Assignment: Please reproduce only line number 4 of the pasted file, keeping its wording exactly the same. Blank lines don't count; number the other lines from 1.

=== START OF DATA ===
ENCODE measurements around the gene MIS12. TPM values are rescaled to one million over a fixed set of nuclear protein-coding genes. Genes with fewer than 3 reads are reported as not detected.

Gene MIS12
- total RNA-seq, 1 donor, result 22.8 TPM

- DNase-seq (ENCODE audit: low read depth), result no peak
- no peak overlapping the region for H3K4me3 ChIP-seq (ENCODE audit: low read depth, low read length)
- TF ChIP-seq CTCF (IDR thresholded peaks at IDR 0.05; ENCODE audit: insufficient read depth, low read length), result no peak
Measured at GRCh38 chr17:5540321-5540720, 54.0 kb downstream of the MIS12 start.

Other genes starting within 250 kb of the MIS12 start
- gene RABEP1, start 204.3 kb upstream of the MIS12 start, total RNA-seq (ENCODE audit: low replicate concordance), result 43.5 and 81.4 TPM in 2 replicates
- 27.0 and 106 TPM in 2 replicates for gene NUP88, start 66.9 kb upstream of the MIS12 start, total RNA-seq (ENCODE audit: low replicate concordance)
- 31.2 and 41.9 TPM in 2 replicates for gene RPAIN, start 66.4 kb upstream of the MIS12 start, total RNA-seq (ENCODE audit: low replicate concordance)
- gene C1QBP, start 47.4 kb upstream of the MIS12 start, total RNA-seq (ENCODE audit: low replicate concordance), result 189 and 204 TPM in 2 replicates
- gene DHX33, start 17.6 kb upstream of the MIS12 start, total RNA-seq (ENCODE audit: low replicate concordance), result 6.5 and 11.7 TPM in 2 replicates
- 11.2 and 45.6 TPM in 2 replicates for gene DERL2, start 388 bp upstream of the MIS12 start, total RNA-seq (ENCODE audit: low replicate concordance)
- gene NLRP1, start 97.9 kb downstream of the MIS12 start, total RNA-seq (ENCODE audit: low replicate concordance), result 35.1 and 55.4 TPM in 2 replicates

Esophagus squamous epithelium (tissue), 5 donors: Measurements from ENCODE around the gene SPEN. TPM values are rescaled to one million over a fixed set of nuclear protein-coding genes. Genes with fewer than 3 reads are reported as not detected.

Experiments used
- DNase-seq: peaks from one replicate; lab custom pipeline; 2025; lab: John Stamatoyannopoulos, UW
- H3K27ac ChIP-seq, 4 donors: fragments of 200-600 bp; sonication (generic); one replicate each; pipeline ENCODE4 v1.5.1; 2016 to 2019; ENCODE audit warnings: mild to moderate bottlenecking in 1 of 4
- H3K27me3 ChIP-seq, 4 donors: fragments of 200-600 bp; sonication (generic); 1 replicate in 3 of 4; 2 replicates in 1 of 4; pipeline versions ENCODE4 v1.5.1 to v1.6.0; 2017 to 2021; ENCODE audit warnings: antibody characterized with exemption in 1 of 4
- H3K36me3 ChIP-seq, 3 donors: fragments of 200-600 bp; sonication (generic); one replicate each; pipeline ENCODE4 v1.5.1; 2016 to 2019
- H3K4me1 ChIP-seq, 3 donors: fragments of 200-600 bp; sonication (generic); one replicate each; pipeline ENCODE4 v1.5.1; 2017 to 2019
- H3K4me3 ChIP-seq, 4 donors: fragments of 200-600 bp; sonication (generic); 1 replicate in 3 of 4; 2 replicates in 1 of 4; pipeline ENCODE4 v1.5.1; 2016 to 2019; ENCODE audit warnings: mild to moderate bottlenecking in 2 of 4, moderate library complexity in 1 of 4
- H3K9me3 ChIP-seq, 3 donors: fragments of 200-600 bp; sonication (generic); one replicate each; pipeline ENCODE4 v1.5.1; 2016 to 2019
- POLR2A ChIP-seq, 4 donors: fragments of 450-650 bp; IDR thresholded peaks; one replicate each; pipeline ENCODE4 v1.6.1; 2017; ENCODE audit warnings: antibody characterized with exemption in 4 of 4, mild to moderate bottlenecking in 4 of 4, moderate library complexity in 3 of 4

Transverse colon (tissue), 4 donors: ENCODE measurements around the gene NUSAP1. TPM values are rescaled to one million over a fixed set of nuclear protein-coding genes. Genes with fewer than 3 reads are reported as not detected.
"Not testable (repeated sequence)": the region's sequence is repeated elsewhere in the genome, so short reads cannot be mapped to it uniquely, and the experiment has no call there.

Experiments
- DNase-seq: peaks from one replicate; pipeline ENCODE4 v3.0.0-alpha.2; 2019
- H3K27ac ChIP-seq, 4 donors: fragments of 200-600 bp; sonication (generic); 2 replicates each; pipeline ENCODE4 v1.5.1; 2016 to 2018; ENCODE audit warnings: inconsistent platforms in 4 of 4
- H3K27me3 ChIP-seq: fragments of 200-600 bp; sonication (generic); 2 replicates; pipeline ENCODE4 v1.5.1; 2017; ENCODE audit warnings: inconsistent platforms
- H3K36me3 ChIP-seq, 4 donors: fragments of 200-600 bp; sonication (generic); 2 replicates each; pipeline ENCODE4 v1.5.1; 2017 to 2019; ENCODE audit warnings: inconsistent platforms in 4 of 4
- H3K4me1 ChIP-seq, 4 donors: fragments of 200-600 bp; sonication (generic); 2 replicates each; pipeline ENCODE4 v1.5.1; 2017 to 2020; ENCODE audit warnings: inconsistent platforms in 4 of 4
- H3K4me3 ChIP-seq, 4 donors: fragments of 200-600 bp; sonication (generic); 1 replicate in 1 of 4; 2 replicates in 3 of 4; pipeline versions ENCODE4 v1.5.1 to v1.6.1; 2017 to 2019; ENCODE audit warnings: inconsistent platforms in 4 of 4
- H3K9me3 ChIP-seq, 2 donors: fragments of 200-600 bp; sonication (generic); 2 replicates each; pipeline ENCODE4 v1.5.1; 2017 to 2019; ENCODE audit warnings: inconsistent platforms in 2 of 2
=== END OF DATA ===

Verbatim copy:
- DNase-seq (ENCODE audit: low read depth), result no peak